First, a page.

Sunday World editor threatened by UDA
The unionist paramilitary UDA has threatened Jim McDowell, the
northern editor of the Sunday tabloid the Sunday World, and his
The UDA in the past two weeks has called for a boycott of the
Sunday World newspaper, claiming its editorials are pursuing an
The threats came after the loyalist commission, a body made up of
members of Protestant paramilitaries, politicians and clergymen,
endorsed the boycott.
McDowell said the PSNI police warned him in the past week that he
and his family were under threat from one of the so called UDA
brigadiers and a number of newsagents were warned by the UDA not
to sell the paper.
Last week, McDowell confronted members of the loyalist commission
as they left PSNI headquarters in Belfast after meeting with PSNI
boss Hugh Orde. McDowell demanded to know what they had to say
about the threats against his family and the Sunday World paper,
but members of the commission refused to comment.
Commission chair, the Rev Mervyn Gibson, later said they had not
instigated the boycott but it had been called by an organisation
and the commission was then asked to endorse it. " We condemn any
threats against an individual, but refuse to withdraw our support
for the boycott campaign," he said.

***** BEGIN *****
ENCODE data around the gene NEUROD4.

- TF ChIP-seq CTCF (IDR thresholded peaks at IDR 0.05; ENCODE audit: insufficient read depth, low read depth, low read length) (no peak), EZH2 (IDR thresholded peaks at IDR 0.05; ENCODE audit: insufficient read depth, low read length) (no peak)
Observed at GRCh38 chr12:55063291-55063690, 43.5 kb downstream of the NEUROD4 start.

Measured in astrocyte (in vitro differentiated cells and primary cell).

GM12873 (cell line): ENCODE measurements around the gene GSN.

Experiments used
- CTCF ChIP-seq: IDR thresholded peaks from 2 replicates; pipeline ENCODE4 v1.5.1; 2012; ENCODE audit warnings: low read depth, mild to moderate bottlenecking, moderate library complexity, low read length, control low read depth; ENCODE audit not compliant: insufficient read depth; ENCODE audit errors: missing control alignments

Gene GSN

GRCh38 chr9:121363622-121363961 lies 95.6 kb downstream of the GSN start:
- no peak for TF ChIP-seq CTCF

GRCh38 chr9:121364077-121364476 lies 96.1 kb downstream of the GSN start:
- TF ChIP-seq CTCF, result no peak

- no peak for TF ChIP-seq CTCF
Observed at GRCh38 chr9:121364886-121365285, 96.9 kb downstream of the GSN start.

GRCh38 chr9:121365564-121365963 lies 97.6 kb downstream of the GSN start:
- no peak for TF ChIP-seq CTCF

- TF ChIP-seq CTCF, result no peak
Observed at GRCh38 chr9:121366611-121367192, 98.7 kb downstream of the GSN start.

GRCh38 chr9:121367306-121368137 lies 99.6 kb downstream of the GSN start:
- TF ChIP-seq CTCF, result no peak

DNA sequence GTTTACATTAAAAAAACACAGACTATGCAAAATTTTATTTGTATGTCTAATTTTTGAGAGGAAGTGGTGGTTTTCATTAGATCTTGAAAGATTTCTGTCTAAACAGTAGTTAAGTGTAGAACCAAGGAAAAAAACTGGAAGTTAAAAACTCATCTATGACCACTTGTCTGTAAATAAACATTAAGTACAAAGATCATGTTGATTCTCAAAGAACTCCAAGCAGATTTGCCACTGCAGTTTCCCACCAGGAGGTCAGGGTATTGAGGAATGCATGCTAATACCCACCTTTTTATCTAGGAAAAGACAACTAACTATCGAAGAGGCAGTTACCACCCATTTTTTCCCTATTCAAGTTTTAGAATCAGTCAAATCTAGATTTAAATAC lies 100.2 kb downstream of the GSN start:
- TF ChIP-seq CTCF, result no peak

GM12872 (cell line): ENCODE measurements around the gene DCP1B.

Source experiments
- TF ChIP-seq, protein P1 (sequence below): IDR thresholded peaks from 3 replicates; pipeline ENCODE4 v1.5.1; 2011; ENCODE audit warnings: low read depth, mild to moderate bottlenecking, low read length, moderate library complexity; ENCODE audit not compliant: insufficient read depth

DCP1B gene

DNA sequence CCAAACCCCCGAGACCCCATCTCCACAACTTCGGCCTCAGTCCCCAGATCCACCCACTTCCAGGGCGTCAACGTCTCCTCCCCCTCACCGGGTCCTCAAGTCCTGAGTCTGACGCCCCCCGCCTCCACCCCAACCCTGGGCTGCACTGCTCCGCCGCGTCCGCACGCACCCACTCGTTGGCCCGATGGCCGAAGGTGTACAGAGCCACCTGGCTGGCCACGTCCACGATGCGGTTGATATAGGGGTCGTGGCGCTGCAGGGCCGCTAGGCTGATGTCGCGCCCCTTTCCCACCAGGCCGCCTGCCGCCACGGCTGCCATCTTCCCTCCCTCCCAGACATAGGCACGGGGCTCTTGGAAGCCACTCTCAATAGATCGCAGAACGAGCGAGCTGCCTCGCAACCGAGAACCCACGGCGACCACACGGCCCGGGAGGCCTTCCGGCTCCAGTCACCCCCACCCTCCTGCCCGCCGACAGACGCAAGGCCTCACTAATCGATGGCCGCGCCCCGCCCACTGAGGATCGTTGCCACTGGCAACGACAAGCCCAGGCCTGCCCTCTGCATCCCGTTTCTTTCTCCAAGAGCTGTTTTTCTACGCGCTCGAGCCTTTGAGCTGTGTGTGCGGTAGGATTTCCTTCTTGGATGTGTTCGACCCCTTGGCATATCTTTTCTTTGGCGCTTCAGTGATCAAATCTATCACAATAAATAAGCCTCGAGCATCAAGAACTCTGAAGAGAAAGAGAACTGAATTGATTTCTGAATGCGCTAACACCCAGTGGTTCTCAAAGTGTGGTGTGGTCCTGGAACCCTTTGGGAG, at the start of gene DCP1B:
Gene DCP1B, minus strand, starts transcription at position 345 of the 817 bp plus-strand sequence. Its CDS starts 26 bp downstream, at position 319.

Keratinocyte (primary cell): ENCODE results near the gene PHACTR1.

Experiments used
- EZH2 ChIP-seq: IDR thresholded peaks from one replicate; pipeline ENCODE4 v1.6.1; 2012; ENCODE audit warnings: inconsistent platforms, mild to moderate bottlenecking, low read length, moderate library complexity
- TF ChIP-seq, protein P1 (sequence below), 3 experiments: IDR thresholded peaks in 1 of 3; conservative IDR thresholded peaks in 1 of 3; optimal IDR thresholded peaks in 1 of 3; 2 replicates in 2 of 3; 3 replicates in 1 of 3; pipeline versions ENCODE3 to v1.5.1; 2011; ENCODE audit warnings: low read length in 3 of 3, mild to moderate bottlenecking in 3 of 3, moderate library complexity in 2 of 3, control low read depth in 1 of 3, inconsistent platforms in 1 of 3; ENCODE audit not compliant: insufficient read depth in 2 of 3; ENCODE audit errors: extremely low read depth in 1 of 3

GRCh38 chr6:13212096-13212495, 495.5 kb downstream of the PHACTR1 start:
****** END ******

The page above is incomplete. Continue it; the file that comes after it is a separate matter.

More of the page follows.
Jim McDowell described UDA claims about the paper as lies and
said he would not be forced out of the North and neither would
the paper change its editorial policies. "Freedom of the press
and freedom of speech are two cornerstones of a free society and
I am not going to be bullied by these fascist tactics," he vowed.
The National Union of Journalists said the threat was "another
attack on the media in the North" and called on the UDA to remove
The Sunday World has been targeted by unionist paramilitaries on
many occasions in the past. In September 2001, Martin O'Hagan a
reporter with the paper, was shot dead near his Lurgan home by
members of the LVF.
Meanwhile, Paul Turtle, a 15-year-old schoolboy and the child of
a mixed marriage, suffered a broken nose and bruising when he was
attacked by crowd of loyalists as he was walking to St Malachy's
School in Antrim Town on Friday 28 March.
The gang shouted sectarian abuse as they assaulted him.
Jacqueline Turtle said her son had been singled out because he
had Catholic friends and lived in the nationalist Rathenraw
estate in the town.
"He was going to school when the crowd started beating him and
calling him a Fenian lover," she said. "The doctors at the
hospital said his nose was broken and he has a sore cheekbone
where they punched him. He was very lucky he didn't receive a
serious eye injury as his glasses had been smashed."
The schoolboy is very worried about his safety as he spent two
days in hospital last year after he received a death threat from
the UVF. Ironically, the family moved to St Malachy's as a result
of sectarian attacks and abuse elsewhere.
"It's at the stage he is scared to go out on his own and if he is
going into Antrim town centre he wants an adult to go with him,"
said his mother.
Sinn Fein South Antrim councillor Martin Meehan said Sinn Fein
has been working on the ground for some time now to put an end to
these sectarian attacks. "They have to stop now before it is too
late and someone is killed."